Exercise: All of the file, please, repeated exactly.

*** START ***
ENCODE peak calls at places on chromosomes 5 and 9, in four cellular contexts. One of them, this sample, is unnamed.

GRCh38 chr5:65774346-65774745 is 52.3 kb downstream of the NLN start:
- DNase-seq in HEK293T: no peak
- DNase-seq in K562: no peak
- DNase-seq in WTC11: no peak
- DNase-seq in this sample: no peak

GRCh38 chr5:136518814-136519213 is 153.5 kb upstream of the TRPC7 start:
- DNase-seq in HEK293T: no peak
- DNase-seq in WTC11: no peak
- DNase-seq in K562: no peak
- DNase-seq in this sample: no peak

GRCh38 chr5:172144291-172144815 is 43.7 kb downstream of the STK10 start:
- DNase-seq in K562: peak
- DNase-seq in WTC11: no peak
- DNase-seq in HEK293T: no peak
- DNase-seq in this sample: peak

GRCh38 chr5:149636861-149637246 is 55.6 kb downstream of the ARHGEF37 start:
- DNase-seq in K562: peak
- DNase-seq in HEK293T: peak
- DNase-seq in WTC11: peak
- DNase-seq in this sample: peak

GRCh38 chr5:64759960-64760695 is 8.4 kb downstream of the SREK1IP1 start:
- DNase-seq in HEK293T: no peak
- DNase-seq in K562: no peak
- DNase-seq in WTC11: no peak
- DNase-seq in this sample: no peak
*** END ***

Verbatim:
ENCODE peak calls at places on chromosomes 5 and 9, in four cellular contexts. One of them, this sample, is unnamed.

GRCh38 chr5:65774346-65774745 is 52.3 kb downstream of the NLN start:
- DNase-seq in HEK293T: no peak
- DNase-seq in K562: no peak
- DNase-seq in WTC11: no peak
- DNase-seq in this sample: no peak

GRCh38 chr5:136518814-136519213 is 153.5 kb upstream of the TRPC7 start:
- DNase-seq in HEK293T: no peak
- DNase-seq in WTC11: no peak
- DNase-seq in K562: no peak
- DNase-seq in this sample: no peak

GRCh38 chr5:172144291-172144815 is 43.7 kb downstream of the STK10 start:
- DNase-seq in K562: peak
- DNase-seq in WTC11: no peak
- DNase-seq in HEK293T: no peak
- DNase-seq in this sample: peak

GRCh38 chr5:149636861-149637246 is 55.6 kb downstream of the ARHGEF37 start:
- DNase-seq in K562: peak
- DNase-seq in HEK293T: peak
- DNase-seq in WTC11: peak
- DNase-seq in this sample: peak

GRCh38 chr5:64759960-64760695 is 8.4 kb downstream of the SREK1IP1 start:
- DNase-seq in HEK293T: no peak
- DNase-seq in K562: no peak
- DNase-seq in WTC11: no peak
- DNase-seq in this sample: no peak